What is Long-Term Care? Long-term care refers to the kind of medical care or health related care that you could need if you have a long-term illness or long-term disability, which leaves you unable to care for yourself. Long- term care can be provided in an assisted living facility or at home. It provides care with activities of daily living such as dressing, personal hygiene or household chores. There generally are four different types of long-term care: skilled nursing care, intermediate care, custodial care and home health care.
Skilled Nursing Care - Daily nursing and rehabilitative care that can be performed only by, or under the supervision of, skilled medical personnel. The care received must be based on a doctor’s orders.
Intermediate Care - Occasional nursing and rehabilitative care that must be based on a doctor’s orders and can only be performed by, or under the supervision of, skilled medical personnel.
Custodial Care - Primarily for the purpose of meeting personal needs such as walking, bathing, dressing, eating or taking medicine. It is usually provided by someone without professional medical skills or training.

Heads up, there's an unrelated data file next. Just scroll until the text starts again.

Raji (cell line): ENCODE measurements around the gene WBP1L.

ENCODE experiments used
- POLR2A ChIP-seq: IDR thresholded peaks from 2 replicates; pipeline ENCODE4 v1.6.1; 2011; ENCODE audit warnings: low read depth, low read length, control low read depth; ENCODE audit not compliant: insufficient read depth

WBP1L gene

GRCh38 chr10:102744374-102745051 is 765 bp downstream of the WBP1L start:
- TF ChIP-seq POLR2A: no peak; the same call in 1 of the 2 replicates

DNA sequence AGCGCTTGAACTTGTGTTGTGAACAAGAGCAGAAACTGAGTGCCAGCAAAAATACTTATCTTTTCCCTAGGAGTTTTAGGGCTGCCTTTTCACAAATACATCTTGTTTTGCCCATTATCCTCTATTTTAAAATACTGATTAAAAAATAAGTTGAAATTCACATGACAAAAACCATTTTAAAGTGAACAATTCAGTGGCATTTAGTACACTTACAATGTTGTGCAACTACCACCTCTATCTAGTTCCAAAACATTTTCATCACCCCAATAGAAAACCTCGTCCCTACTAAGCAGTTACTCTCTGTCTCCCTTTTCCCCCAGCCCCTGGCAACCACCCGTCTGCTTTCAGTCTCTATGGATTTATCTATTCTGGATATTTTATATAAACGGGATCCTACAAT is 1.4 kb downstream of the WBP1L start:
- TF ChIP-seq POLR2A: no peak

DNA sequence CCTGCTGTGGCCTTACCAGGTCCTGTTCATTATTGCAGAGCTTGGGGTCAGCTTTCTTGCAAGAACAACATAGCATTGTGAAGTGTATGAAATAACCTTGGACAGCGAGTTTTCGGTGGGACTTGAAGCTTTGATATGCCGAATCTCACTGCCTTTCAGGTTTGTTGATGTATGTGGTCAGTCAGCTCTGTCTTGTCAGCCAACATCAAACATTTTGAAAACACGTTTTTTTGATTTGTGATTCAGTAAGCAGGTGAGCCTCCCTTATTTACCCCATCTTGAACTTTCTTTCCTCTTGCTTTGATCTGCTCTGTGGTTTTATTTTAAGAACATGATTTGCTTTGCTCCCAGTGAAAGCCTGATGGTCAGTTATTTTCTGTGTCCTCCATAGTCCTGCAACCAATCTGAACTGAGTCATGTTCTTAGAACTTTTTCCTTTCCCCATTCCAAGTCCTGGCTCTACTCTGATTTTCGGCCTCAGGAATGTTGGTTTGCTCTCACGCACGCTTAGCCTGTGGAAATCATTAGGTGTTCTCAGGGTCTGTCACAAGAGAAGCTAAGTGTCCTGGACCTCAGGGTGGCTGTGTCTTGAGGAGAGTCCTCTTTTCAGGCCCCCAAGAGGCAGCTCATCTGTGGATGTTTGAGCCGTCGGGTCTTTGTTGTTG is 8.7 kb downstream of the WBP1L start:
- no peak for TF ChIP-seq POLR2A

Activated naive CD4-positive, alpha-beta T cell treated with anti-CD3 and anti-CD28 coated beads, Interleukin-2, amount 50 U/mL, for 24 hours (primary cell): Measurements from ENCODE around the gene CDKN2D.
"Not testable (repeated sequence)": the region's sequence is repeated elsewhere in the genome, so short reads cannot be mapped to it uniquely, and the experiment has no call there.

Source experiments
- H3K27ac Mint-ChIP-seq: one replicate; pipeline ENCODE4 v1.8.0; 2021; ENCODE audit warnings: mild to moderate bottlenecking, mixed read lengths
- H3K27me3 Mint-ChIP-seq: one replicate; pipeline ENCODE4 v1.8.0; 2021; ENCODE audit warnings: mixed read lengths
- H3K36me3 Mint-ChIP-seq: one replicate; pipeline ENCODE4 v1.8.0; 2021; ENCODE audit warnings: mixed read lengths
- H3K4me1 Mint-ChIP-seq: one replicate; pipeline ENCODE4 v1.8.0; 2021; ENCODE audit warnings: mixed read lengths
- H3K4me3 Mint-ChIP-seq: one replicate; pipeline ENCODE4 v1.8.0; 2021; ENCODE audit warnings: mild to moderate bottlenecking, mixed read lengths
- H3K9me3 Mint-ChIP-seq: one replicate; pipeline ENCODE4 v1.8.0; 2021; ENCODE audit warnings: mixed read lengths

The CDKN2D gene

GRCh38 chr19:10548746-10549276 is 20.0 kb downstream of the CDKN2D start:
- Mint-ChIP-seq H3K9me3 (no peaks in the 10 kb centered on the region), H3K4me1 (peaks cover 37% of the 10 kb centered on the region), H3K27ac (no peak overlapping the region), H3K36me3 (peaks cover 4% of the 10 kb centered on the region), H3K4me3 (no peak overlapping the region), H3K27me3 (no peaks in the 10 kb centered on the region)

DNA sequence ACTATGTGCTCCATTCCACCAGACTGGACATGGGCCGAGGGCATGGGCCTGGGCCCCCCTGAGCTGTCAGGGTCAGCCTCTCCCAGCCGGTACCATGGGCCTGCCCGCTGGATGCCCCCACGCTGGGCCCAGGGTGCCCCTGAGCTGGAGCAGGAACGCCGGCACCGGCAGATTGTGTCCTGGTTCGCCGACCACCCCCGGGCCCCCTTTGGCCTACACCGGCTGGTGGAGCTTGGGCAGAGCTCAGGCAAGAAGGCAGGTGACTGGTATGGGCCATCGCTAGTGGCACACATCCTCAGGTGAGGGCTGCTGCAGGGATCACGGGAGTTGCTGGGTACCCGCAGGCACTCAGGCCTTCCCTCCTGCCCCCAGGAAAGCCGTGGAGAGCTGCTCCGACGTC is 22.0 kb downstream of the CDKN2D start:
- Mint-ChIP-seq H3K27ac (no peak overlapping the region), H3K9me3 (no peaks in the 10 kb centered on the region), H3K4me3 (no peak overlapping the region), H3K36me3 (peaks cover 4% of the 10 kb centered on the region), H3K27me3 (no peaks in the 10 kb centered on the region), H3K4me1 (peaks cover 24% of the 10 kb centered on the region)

Home Health Care - Usually received at home as part-time skilled nursing care, speech therapy, physical or occupational therapy, part-time services from home health aides or help from homemakers or chore workers. How are Long-Term Care expenses paid? Long-term care services can be expensive. There are four main ways that long-term care expenses are paid:
Medicare “may” pay 100% of skilled nursing facility care for the first 20 days and 80% for the next 80 days if Medicare determines the benefit or care is warranted and covered by Medicare. The Medicare benefit covers a maximum of 100 days in a skilled nursing facility, so after the 100 days is exhausted there is no more coverage or payment. This benefit is only provided if you are admitted to a Medicare certified facility within 30 days after a minimum three-day hospital stay. A physician must certify that your admission is medically necessary. Medicare may also pay for part-time skilled home health care if you are homebound and a physician certifies the care is medically necessary. Medicare supplement or “medigap” policies generally only cover the enrollee’s portion of a Medicare covered benefit and generally do not cover long-term care expenses beyond the 100-day Medicare benefit.